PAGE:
Eugene Opera’s mission is to produce artistically excellent opera and engage our community in that effort.


To increase audience engagement, support local and emerging artists, and enrich the lives of youth through education.

Land Acknowledgement

Eugene Opera is located on lands ceded by the antecedent tribes and bands of the Confederated Tribes of the Grand Ronde Community of Oregon under the Willamette Valley Treaty of January 22, 1855. We welcome you to explore their website to learn about their history and who they are today: granderonde.org.



Since 1977, Eugene Opera has presented professional opera in western Oregon, staging many of the world’s best-known operas and some of the best new operatic works.

In 1976, Artistic Director Philip Bayles and over 100 volunteer musicians, singers, stagehands and opera fans combined their efforts to bring opera to Eugene, Oregon. The first production Carmen played to a “full house” of 600 attendees in a local high school auditorium. A local newspaper reporter remarked, “It’s a first effort to be proud of, for it has proven that Eugene is loaded with high-quality musicians and opera-hungry concertgoers.” In 1982, Eugene Opera became a resident company in the newly opened Hult Center for the Performing Arts.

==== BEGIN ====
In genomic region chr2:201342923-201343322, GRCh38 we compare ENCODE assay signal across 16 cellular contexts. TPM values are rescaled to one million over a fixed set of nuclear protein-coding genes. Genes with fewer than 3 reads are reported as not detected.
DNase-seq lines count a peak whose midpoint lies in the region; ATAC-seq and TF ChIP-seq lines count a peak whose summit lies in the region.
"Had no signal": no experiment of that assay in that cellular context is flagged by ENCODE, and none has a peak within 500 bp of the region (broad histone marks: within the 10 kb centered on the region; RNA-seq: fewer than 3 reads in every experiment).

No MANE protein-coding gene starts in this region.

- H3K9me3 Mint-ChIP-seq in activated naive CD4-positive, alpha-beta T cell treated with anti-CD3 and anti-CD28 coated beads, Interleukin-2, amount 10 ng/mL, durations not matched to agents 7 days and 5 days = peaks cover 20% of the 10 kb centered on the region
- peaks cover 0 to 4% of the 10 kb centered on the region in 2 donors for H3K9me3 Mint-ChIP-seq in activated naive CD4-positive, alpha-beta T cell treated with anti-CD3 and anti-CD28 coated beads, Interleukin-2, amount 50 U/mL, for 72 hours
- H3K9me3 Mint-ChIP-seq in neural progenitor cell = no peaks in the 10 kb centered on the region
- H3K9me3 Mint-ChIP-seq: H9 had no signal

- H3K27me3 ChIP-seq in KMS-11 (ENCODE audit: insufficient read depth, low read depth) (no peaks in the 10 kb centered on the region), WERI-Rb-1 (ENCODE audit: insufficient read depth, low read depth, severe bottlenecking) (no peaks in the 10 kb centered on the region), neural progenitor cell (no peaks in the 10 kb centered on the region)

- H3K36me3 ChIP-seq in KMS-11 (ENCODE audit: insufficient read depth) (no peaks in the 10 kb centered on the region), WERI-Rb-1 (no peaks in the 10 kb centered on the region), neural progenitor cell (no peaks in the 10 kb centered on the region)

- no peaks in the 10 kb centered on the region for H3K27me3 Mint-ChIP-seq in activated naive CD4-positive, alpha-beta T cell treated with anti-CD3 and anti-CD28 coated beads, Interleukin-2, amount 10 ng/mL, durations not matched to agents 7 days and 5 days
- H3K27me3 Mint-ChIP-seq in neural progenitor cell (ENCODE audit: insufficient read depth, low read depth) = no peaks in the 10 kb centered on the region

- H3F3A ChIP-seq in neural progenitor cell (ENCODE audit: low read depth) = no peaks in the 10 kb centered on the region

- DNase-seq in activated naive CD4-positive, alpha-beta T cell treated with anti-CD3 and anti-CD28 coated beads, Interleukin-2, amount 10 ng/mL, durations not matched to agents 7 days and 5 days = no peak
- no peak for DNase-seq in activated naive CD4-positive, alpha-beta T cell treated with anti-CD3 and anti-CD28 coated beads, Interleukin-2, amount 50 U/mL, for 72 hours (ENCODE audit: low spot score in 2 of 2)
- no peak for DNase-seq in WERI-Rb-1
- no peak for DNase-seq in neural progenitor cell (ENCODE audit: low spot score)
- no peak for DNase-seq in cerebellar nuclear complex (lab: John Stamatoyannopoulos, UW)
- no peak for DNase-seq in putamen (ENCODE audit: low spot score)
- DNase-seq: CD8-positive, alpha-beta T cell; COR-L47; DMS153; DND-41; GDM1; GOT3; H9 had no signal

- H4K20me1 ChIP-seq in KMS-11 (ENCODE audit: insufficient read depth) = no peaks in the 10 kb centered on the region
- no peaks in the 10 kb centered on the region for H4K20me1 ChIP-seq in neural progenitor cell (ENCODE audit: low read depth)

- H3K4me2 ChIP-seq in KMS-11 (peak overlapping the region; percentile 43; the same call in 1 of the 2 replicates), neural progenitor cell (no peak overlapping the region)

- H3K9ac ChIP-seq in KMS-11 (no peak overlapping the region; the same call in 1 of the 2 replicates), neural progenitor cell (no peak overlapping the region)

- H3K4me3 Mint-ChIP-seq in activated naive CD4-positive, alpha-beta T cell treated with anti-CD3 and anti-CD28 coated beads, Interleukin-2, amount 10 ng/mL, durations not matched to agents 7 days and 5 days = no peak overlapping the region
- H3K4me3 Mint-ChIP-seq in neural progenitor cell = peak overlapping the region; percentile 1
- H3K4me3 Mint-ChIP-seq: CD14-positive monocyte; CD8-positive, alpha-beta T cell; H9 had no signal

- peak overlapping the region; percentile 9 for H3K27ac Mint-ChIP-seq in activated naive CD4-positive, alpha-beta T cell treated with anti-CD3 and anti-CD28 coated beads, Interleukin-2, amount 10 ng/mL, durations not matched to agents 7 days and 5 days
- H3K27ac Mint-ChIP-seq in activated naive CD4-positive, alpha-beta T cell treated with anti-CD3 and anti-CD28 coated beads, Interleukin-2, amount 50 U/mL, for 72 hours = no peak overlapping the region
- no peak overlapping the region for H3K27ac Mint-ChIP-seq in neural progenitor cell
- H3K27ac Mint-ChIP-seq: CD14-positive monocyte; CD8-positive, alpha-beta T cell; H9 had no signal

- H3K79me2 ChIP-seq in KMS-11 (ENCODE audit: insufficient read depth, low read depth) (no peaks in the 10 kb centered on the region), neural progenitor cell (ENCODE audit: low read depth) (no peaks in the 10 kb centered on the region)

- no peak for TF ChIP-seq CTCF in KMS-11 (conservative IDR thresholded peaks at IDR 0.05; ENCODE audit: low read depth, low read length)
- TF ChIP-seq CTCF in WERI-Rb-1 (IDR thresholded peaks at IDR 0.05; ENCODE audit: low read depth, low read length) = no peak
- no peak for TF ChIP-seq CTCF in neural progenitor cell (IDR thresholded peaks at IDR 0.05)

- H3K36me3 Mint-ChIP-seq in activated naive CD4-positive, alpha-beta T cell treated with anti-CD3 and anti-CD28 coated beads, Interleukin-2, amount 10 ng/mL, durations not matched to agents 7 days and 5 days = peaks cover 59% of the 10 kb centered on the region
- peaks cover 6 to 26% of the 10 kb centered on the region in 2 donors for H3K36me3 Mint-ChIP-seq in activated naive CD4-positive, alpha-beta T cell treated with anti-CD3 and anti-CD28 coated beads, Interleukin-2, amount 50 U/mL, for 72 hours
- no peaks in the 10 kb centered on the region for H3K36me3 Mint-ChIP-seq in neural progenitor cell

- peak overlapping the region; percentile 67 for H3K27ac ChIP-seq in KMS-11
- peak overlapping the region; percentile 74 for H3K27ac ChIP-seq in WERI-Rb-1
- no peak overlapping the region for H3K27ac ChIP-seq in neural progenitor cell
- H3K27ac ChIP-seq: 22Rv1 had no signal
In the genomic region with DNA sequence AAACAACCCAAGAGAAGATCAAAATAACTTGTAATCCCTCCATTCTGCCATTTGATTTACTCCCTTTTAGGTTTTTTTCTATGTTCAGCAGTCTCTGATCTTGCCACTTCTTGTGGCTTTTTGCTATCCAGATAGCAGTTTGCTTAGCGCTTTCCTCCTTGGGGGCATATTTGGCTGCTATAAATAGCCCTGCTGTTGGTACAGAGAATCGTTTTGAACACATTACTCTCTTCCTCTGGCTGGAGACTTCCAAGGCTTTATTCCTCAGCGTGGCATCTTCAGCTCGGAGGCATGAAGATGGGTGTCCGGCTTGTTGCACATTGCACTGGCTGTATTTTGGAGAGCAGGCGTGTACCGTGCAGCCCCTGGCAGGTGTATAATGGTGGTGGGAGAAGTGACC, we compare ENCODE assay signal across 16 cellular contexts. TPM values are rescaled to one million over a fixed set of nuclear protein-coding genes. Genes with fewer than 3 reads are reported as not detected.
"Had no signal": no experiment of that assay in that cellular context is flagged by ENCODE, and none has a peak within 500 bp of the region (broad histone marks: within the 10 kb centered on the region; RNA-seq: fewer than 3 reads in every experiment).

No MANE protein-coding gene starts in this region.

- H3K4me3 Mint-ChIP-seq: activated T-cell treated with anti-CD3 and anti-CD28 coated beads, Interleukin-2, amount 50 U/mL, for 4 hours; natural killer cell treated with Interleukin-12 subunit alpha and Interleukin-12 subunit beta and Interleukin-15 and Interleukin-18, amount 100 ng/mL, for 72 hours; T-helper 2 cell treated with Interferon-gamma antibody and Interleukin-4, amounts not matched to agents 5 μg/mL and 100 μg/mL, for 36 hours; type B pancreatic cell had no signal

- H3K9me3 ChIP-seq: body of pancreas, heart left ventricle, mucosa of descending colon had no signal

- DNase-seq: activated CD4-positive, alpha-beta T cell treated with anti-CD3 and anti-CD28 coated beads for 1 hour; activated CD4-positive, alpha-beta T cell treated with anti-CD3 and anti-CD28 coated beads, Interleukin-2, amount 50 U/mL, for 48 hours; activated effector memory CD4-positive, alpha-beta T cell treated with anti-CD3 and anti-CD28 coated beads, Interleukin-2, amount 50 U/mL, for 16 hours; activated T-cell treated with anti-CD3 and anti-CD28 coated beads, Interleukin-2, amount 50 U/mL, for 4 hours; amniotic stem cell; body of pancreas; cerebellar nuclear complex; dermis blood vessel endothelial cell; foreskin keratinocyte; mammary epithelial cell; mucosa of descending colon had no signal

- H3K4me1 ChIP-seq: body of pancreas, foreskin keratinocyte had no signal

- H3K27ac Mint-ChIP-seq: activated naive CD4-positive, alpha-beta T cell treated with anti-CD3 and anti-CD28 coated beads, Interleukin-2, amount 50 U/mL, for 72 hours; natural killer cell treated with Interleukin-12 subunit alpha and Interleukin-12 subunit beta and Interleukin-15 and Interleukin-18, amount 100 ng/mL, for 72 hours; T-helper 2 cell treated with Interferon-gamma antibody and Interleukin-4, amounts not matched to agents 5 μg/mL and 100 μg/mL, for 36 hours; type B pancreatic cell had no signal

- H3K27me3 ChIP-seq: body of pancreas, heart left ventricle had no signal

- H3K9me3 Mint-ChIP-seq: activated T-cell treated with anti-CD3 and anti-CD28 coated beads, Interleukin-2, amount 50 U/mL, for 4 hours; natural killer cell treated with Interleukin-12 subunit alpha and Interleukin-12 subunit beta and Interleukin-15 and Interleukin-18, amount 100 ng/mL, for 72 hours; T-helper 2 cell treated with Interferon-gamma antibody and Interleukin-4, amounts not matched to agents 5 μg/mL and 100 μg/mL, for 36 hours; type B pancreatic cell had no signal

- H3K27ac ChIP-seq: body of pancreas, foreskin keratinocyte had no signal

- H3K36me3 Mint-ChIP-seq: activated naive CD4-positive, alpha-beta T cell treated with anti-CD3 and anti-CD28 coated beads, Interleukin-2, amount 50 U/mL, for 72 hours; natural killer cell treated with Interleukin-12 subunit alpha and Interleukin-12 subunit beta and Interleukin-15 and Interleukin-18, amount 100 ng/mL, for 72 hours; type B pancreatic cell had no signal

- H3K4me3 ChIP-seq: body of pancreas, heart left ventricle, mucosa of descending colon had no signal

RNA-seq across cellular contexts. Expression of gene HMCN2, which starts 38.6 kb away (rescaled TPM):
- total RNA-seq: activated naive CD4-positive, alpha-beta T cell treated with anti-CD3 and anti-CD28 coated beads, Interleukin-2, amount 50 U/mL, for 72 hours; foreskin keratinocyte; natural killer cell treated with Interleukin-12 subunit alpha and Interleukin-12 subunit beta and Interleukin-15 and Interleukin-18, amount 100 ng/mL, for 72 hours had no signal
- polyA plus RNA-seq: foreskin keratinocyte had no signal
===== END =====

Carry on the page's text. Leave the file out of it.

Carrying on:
Eugene Opera has been profiled nationally on National Public Radio and in Opera News, and enjoyed a cameo appearance by humorist Dave Barry in his only operatic role. In recent years it has also received favorable notice for its productions of modern operas.

Eugene Opera helped launch the careers of such current opera stars as Deborah Voigt, Susan Graham, Stephen Mark Brown, Kelley Nassief, Gregory Turay, Lucas Meacham, and Joelle Harvey. Today’s productions regularly feature stars from great opera houses worldwide, including the Metropolitan Opera. They also continue to feature emerging stars, particularly those from the Pacific Northwest.

Eugene Opera has regularly conducted educational outreach programs that bring opera to students and classrooms throughout the surrounding Lane County area. Currently, it introduces high school students to opera through the Eugene Opera Academy.